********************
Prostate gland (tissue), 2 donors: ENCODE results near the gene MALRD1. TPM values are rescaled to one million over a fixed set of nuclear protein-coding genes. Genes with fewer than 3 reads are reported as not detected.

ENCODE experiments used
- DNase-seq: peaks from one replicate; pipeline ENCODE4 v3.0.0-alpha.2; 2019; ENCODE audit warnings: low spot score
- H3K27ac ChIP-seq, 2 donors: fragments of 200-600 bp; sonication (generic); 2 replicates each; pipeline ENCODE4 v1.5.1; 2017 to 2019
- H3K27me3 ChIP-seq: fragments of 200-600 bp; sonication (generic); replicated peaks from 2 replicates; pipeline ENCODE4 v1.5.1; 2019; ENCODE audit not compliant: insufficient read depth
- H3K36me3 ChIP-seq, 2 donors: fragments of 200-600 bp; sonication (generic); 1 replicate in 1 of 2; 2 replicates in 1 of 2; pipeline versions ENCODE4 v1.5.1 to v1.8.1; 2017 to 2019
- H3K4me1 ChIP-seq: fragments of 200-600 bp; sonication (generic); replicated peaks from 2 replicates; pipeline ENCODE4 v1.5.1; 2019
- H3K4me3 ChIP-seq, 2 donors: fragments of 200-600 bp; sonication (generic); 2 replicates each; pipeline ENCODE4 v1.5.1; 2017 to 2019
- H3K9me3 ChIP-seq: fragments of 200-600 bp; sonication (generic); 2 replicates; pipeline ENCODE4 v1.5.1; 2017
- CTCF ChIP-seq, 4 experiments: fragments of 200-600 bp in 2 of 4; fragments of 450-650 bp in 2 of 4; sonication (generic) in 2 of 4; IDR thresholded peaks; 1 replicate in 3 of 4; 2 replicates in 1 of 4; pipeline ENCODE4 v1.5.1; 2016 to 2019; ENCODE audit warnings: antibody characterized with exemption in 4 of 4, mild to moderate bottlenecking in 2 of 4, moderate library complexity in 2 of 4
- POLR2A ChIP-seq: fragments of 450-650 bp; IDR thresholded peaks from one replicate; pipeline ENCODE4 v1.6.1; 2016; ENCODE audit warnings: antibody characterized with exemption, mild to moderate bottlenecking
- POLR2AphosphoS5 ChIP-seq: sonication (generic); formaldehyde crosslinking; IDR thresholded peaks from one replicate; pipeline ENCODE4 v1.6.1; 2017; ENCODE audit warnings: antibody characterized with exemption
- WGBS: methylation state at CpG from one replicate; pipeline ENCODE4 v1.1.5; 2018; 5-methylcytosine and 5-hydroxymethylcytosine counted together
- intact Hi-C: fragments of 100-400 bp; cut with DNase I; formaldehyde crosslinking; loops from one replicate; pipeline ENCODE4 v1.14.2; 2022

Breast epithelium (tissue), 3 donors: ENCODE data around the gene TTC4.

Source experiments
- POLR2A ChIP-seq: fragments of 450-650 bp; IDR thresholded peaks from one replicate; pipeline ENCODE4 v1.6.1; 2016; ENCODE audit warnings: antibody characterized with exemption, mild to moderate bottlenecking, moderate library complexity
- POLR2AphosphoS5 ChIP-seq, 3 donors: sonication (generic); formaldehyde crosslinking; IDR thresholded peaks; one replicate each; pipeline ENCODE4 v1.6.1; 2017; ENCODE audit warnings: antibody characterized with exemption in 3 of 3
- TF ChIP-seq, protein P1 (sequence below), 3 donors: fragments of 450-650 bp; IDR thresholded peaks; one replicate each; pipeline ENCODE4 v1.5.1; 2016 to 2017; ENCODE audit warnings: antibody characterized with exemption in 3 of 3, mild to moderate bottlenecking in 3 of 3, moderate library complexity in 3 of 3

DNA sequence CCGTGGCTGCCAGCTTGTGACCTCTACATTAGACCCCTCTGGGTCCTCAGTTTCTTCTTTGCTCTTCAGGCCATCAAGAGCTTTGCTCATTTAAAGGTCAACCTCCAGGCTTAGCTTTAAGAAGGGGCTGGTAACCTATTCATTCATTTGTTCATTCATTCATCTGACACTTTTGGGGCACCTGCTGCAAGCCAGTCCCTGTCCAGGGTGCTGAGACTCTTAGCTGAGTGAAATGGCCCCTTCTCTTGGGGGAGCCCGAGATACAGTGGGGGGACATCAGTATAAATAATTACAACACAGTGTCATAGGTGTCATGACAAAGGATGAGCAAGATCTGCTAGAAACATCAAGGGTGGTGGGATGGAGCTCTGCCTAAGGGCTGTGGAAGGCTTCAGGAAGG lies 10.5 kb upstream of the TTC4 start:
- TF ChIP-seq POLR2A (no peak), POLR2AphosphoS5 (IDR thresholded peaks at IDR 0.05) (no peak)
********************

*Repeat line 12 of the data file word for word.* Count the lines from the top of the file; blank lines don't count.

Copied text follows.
- POLR2AphosphoS5 ChIP-seq: sonication (generic); formaldehyde crosslinking; IDR thresholded peaks from one replicate; pipeline ENCODE4 v1.6.1; 2017; ENCODE audit warnings: antibody characterized with exemption